How Long Do British Longhair Cats Live: Factors Affecting Your Cat’s Lifespan

According to Vio Vet, British Longhair cats have an average lifespan of 18 to 20 years, although some may live longer with proper care and nutrition. It’s important to note that various factors, including genetics, diet, exercise, and overall health, can influence a cat’s lifespan. To help ensure that your British Longhair cat lives a long life, it’s essential to provide them with regular veterinary checkups and a balanced and nutritious diet.

Factors Affecting British Longhair Lifespan

Genetics and Ancestry

Genetics is one of the most significant factors that can influence the lifespan of a British Longhair cat. Like humans, a cat’s genetic makeup can predispose them to specific health conditions, some of which may shorten its lifespan.

For example, British Longhair cats may be prone to specific inherited health problems such as hypertrophic cardiomyopathy (a type of heart disease), polycystic kidney disease (a condition in which cysts form in the kidneys), and hip dysplasia (a condition that affects the hip joint). These health conditions can significantly impact a cat’s quality of life and may lead to premature death if not properly managed.


The lifestyle you provide for your British Longhair cat can also significantly affect its lifespan. Therefore, a calm and stress-free environment is essential for maintaining your cat’s health and well-being.

Cats thrive in a routine, so try to keep a consistent schedule for feeding, playtime, and grooming. This can help reduce stress and anxiety, harming your cat’s health and lifespan.

Additionally, providing your British Longhair cat with a safe and stimulating environment can help prevent accidents and injuries that can shorten its lifespan. Ensure your cat has plenty of opportunities to explore and play in a safe and secure space.

Diet and Nutrition

Diet and nutrition are essential factors in determining the lifespan of a British Longhair cat. Feeding your cat a balanced and nutritious diet can help prevent various health problems and improve their overall health and well-being.

To ensure that your British Longhair cat is getting the proper nutrients, it’s recommended to feed them high-quality commercial cat food that meets their nutritional needs. Look for cat foods that contain high-quality protein, healthy fats, and essential vitamins and minerals. Avoid foods that contain fillers or artificial preservatives.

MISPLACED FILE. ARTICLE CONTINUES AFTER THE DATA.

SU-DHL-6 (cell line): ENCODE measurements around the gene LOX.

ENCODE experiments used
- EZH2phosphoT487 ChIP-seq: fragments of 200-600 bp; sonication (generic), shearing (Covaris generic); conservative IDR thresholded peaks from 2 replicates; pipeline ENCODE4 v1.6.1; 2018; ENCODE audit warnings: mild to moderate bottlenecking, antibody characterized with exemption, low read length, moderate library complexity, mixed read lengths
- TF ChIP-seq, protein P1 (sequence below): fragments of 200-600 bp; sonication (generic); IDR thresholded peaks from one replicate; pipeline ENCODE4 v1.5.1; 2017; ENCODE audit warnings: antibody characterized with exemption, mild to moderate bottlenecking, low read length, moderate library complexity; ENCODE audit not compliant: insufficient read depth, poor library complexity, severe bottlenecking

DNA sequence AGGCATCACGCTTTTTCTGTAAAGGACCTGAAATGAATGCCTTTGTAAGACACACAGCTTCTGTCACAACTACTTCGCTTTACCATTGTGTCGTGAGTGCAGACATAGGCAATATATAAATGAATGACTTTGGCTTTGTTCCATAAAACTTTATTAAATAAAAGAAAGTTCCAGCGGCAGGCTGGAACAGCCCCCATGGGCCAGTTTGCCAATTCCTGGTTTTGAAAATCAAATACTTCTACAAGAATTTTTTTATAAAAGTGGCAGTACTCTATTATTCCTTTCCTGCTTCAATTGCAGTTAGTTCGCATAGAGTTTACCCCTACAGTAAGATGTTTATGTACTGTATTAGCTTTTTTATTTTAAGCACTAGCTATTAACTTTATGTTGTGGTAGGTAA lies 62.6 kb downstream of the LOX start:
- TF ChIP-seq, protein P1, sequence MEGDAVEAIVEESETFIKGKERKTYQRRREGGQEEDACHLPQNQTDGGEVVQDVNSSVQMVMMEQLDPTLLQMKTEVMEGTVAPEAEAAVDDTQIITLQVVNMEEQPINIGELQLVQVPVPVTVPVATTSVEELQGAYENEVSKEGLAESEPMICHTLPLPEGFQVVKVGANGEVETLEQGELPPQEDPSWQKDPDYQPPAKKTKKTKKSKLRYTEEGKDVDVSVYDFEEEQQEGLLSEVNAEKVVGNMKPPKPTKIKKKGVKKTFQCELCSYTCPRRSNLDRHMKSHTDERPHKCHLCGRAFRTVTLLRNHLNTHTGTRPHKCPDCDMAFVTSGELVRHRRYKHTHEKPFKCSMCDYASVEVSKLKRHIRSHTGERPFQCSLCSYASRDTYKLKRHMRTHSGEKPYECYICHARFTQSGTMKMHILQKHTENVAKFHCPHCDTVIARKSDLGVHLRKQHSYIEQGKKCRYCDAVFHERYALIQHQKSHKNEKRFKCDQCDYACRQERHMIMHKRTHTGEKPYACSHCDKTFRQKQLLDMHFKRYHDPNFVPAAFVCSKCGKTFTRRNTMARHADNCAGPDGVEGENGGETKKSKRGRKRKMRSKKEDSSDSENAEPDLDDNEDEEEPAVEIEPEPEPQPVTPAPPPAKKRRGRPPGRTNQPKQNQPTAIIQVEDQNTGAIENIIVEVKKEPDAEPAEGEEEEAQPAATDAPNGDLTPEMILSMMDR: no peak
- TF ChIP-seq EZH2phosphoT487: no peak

It’s also essential to ensure that your cat is getting enough water. Dehydration can lead to health problems such as kidney disease, which can shorten the cat’s lifespan. Ensure your cat has access to clean and fresh water at all times, and consider feeding them wet food or adding water to their dry food to help keep them hydrated.


Appropriate housing for your British Longhair cat can also significantly impact its lifespan. A safe and comfortable living environment can help prevent accidents, reduce stress, and promote overall health and well-being.

Ensure your cat has access to a comfortable, clean, well-ventilated living space free from potential hazards. The living space should be appropriate for your cat’s size and activity level, with plenty of room to move around, play, and relax.

You provide your cat with a comfortable and appropriate sleeping area, such as a cozy cat bed or a designated sleeping space. This can help promote healthy sleep habits necessary for overall health and well-being.


Regular exercise is also crucial for maintaining the health and longevity of British Longhair cats. While these cats may have a more relaxed and laid-back demeanor than some other breeds, it’s still important to encourage them to engage in regular physical activity to help keep them healthy and happy.

Encourage your cat to play and be active by providing toys and activities they enjoy, such as interactive toys or scratching posts. Regular playtime and exercise can help prevent obesity, a significant risk factor for various health problems that can shorten a cat’s lifespan.

It’s also essential to provide your British Longhair cat with enough space to move around and explore. Make sure that their living environment is safe and stimulating, with plenty of opportunities for them to climb, jump, and play.